Friday, December 20, 2013

Senior Residents speak about life in Potomac Gardens

Today in the Anacostia Community Museum Archives, I found photos of a museum exhibition put together by senior citizens living in Potomac Gardens public housing in 1994. Potomac Gardens is bordered by G and I Streets between 12th and 13th Streets, SE.

The exhibit was based on the fascinating video, "In Search of Common Ground," produced with funds from the DC Humanities Council. (You can see the entire video here. It is just 14 minutes long.) These residents went on to testify before Congress in support of National Endowment for the Humanities funding. Here is part of the text from one of the placards in the exhibit. The quotations from the residents are particularly interesting.

The Potomac Gardens Community

Life in Washington has presented a variety of opportunities and challenges. Changes in marital status, shifts in earning power, and dispersion of family members has led many people to public housing developments. Communities such as Potomac Gardens were conceived as environments that would encourage social networks. In the 1950s these developments were seen as points of transition to improved rental housing and homeownership. In the late 1960s, however, the perception of public housing  and those who lived in developments began to change. Some members of the Senior Resident Council began their relationship with public housing just as it was beginning to face enormous challenges.

Members of the Senior Resident Council are all vibrant, active people who care deeply for the community in which they live. While aware of their own advancing age and the limitations of a fixed income, they are rediscovering the joys of life and community-supported independence. They are concerned about their children and grandchildren. They volunteer. They travel. They speak up about crime and the physical condition of their residence. They are fulfilling lifelong dreams and creating new roles for themselves. They do not live in the past. They allow the objects and photographs from the past to inform and inspire their current activities. Their life's journeys have been filled with faith.

"My whole life has changed since I've been here at Potomac Gardens. I wasn't able to win nothing, but since I've been here everything has opened up for me.

Everything that ever happened to me would always make me stronger...The Lord is my Shepherd. I shall not want. I am one that knows that I don't need, don't want for nothing. He makes a way for me all the time."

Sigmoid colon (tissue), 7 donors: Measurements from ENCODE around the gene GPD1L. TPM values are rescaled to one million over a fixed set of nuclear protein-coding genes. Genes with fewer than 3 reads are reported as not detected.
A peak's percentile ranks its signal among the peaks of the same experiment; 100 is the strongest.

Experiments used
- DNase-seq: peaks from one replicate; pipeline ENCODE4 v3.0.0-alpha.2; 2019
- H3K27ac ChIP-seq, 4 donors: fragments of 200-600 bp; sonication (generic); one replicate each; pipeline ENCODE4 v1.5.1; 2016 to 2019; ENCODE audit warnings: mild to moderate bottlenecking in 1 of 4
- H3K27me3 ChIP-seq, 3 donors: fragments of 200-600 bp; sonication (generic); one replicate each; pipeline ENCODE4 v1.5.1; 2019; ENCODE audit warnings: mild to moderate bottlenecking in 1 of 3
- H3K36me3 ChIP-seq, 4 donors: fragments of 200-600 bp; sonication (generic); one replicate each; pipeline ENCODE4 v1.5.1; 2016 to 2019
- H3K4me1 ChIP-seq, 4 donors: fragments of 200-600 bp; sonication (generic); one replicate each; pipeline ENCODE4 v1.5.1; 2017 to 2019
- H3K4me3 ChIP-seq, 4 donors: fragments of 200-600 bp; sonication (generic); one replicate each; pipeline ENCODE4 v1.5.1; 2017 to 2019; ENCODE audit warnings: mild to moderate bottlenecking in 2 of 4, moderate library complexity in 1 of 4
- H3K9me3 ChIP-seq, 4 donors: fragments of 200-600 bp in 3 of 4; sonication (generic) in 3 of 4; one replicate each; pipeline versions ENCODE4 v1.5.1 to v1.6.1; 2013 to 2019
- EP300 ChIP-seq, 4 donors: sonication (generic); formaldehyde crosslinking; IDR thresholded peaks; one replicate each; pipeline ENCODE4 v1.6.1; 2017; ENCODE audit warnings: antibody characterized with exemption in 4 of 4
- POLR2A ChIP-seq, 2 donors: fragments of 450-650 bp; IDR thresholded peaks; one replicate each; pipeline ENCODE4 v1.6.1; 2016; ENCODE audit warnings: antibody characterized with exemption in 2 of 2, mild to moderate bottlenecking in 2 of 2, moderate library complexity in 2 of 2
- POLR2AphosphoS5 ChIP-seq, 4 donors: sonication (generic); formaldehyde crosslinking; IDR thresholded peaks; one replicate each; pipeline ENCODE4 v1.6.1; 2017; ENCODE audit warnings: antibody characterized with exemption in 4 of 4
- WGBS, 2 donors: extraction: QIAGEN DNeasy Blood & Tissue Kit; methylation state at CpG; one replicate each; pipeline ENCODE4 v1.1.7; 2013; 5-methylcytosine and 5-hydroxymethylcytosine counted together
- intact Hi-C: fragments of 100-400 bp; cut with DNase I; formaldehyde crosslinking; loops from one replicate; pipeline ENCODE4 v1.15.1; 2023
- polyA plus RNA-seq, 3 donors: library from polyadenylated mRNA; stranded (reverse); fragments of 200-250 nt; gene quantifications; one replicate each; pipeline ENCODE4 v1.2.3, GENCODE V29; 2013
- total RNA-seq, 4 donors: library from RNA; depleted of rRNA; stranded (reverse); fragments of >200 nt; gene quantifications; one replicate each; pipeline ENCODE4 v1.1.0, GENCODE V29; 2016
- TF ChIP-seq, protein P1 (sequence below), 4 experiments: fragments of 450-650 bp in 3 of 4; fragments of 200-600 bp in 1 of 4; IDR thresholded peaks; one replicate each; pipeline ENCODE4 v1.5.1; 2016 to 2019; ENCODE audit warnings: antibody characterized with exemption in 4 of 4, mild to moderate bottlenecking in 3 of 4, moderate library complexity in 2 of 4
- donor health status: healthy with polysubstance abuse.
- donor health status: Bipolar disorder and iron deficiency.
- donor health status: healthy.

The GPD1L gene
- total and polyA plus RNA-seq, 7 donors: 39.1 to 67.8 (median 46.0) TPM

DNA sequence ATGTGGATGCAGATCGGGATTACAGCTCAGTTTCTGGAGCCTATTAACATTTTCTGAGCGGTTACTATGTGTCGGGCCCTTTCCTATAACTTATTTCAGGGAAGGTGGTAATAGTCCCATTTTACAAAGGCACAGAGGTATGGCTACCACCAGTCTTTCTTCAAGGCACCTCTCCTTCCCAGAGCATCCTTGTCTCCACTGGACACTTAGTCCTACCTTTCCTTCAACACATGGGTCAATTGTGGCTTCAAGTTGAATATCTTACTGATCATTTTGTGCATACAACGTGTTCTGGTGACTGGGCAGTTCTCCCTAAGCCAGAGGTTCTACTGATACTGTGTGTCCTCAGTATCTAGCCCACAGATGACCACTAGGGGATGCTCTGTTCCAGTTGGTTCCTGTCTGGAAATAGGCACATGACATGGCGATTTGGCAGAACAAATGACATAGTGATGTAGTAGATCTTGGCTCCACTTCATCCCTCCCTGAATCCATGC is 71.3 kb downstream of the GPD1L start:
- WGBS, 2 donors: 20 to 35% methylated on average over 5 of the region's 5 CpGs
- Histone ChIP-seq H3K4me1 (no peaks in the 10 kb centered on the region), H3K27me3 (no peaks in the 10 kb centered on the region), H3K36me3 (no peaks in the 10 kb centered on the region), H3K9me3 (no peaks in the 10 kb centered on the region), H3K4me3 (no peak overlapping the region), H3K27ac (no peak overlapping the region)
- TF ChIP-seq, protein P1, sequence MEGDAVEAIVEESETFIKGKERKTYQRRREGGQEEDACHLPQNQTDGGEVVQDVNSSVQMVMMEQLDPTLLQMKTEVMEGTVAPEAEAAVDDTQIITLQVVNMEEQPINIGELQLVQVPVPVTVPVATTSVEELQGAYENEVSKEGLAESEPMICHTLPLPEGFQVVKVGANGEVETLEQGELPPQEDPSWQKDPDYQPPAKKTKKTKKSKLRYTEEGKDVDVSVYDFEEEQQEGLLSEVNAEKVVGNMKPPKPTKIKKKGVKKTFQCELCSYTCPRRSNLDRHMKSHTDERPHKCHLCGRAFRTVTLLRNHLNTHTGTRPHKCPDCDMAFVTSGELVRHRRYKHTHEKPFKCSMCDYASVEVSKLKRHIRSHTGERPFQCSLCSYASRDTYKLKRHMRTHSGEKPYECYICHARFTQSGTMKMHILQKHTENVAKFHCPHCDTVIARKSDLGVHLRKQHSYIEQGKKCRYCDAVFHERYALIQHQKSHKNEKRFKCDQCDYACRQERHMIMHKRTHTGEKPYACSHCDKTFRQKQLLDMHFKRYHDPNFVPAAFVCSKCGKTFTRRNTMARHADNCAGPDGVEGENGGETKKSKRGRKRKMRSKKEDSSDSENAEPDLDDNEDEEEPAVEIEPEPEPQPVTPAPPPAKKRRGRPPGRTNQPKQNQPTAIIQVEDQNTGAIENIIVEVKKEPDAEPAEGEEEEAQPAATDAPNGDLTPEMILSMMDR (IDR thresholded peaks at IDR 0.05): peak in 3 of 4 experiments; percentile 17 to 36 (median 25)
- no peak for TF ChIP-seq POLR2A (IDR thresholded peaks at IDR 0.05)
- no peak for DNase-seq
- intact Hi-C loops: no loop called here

--Barbara Davis

"When we first came to live here in 1986, it really wasn't a good place to live. It was crime ridden. Now, since they put up the fence [in 1992], it cut down on the running back and forth. The manager that we had, Mr. Taylor, calmed down a lot of the crime by talking to the kids. Then it got so we felt good to go outside and sit.

If it's a bus, a train, or wheel barrel with a top on it -- I'm gone. I've been to St. Louis, Atlanta, Atlantic City, Canada, Florida. I just enjoy life because I don't have all that worry, and the thing of keeping busy all day long is like adrenaline, flowing through your body.

I was baptized a an early age, but I never stayed in church like I was supposed to. But I knew the rights and wrongs of things...but as far as having a spiritual thing, I didn't. I've grown more spiritual in the past four years that Johnny's been gone...It was like something had been taken from me because I never been taken care of the way he took he took care of me...I had to realized, 'Girl, you're on your own,'...and it was like a breath of fresh air...

After that I've been in more things since he died...Now that he's gone I have my nose in everything just like I did at eight."
--Thelma Russell

"Before I moved to Potomac Gardens I was living in Minnesota for eight or nine months with my son. I lost my youngest brother, and it took a total loss on me...I went out there to get peace of mind for a while, and then my sister got sick, I came back because she had cancer. She died in 1991, so I came  back here.

I always wanted to be involved in community work...Being a worker for Friendship House, I like talking to people...I like counseling and mingling with people. Lots of times you learn a lot from people older than you...I never knew my parents, so I love to listen to what seniors have to say. I just does something for me."
--Wilma Gregory

"I had a dog that would eat you up; her name was Whitey. That was Larry's dog -- Larry got killed. My son Willie got hit by a car. All this horrible stuff that's going on in the city...that's all you hear...nothin' I can do about it but pray about it...I don't watch the news that much because I don't want to hear. I've got children that were killed--can't deal with it. Too much pressure.

I ain't got time."
--Emma Johnson

1. Anacostia Community Museum Archives, ACM Records, Photographic Film Series, C11D3F25.